Date of Award

Spring 2023

Document Type


Degree Name

Doctor of Psychology (PsyD)



Committee Chairperson

Deanne Zotter, PhD

Committee Member

Erin Hill, PhD

Committee Member

Christine Karpinski, PhD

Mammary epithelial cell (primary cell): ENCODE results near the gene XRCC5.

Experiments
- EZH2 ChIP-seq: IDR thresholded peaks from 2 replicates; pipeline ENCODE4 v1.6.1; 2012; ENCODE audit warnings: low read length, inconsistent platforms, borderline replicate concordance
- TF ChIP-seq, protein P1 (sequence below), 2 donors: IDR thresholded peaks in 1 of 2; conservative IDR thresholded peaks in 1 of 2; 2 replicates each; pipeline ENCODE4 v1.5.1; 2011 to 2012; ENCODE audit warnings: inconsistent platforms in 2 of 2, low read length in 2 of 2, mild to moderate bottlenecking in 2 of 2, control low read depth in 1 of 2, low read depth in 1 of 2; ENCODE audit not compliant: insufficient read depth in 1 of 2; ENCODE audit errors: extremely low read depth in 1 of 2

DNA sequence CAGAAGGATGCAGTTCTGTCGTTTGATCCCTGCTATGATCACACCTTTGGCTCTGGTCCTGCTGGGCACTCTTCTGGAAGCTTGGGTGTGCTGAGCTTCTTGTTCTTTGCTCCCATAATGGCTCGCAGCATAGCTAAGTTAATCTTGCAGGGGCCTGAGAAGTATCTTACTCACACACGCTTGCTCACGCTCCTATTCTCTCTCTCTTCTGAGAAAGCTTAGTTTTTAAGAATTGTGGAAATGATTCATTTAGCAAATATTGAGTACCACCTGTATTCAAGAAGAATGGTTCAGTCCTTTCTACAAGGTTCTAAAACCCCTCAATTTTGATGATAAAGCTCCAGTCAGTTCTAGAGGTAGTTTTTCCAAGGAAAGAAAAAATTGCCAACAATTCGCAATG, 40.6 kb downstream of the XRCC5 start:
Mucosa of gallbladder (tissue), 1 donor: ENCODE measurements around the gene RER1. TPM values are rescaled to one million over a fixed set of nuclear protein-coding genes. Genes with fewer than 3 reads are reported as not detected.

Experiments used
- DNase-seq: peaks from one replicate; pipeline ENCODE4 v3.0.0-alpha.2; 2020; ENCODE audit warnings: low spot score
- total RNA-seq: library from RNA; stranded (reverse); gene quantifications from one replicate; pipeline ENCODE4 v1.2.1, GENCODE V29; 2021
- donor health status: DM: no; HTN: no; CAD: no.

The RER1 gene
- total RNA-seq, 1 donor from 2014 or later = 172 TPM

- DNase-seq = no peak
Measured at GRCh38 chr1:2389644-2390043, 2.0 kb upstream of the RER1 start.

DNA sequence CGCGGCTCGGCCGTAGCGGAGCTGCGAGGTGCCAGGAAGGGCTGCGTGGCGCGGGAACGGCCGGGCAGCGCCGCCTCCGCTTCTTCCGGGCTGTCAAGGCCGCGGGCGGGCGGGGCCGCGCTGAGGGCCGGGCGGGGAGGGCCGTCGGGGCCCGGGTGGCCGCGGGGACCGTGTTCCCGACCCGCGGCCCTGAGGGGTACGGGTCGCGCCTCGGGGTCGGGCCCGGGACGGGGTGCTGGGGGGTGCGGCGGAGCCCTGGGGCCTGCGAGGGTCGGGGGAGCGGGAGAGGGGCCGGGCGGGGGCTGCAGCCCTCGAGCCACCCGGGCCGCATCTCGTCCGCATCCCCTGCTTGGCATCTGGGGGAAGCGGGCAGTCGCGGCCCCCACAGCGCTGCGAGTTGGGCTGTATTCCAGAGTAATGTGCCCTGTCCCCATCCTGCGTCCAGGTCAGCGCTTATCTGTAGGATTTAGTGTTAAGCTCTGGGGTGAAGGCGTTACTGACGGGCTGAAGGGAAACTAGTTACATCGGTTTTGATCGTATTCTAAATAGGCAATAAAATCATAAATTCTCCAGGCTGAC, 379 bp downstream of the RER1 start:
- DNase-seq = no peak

The present study sought to explore embodiment, eating and exercise behaviors, and the pressures that Division II team-sport athletes face. Six female collegiate team-sport athletes with scholarships participated in a focus group and reflected on their relationships with their bodies, eating and exercise patterns, and pressures they experience as student athletes. Participants also completed questionnaires regarding their experiences with eating and embodiment. A reflexive thematic analysis (Braun & Clarke, 2013) resulted in an overarching theme of “pressure to perform impacts athletes’ lives”, reflecting the dominant message participants shared regarding intense pressures experienced by student athletes. This overarching theme expanded into three main themes. The first theme, “athletes’ exhaustion from pressures”, reflects the fatigue experienced due to the multiple responsibilities athletes have and the pressure to succeed in all of their responsibilities. This was further explained by the subtheme “little time for self-care”. A second theme waspressure causes disruptions in embodiment”, which reflects student athletes’ disrupted relationships with their bodies due to sport demands. This was further explained by the subtheme of “negative body image perceptions”. The final theme, “scholarship is an added pressure”, reflects the additional pressures of a scholarship. This led to the subtheme of “competition for position on team”. Results show that there is pressure to always perform well for student athletes at the Division II level, and this pressure has consequences on all aspects of their lives, including their relationships with their bodies.